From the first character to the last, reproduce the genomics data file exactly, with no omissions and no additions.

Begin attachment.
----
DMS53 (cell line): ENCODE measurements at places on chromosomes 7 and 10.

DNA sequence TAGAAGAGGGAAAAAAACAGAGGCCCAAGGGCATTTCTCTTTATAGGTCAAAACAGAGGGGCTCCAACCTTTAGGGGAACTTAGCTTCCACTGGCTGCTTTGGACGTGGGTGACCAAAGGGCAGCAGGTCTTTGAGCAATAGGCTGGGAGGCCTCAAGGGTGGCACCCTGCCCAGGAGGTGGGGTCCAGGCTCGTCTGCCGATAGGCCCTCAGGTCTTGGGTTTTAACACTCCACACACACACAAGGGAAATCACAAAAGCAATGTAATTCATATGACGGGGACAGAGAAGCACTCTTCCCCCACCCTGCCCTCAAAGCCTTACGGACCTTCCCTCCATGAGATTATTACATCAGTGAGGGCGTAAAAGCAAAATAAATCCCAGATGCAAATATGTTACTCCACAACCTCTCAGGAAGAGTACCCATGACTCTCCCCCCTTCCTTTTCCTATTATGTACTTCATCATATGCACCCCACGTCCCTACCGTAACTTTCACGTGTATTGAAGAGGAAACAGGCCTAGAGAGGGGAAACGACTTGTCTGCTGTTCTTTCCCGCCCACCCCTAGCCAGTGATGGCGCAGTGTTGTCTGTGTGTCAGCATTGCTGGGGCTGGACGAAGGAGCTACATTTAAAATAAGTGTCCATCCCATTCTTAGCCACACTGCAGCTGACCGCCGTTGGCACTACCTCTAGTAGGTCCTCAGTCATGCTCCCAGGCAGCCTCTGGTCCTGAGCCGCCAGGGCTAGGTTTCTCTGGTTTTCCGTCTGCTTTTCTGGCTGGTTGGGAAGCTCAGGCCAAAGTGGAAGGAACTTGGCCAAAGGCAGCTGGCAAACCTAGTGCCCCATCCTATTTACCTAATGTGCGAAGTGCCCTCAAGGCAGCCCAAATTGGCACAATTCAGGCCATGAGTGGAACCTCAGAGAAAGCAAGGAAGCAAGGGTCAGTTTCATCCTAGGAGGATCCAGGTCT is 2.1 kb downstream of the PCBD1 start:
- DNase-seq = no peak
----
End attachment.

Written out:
DMS53 (cell line): ENCODE measurements at places on chromosomes 7 and 10.

DNA sequence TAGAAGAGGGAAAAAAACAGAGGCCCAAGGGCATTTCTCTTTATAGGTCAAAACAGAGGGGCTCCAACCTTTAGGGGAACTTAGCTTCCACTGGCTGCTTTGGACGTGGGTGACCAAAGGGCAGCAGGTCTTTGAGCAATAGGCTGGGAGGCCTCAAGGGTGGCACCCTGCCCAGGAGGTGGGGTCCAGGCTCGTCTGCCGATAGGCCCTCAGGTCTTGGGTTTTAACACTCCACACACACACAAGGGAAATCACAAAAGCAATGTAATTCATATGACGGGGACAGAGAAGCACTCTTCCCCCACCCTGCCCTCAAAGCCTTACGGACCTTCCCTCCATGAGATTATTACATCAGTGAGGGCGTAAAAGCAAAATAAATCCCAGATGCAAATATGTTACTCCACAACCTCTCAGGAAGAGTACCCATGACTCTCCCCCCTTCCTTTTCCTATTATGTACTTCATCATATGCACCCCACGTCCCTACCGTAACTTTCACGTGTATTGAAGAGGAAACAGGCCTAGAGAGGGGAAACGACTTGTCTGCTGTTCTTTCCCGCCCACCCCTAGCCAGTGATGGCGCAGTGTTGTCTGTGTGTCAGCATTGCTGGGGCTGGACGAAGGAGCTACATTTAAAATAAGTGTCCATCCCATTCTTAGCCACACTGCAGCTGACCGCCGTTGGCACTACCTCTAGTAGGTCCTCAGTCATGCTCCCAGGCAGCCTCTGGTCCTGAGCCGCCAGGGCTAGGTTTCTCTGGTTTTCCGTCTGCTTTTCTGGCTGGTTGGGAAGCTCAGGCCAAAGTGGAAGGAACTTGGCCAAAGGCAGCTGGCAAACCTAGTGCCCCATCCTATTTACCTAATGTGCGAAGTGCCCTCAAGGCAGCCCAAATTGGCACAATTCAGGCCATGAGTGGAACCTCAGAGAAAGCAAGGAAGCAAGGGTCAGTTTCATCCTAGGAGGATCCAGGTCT is 2.1 kb downstream of the PCBD1 start:
- DNase-seq = no peak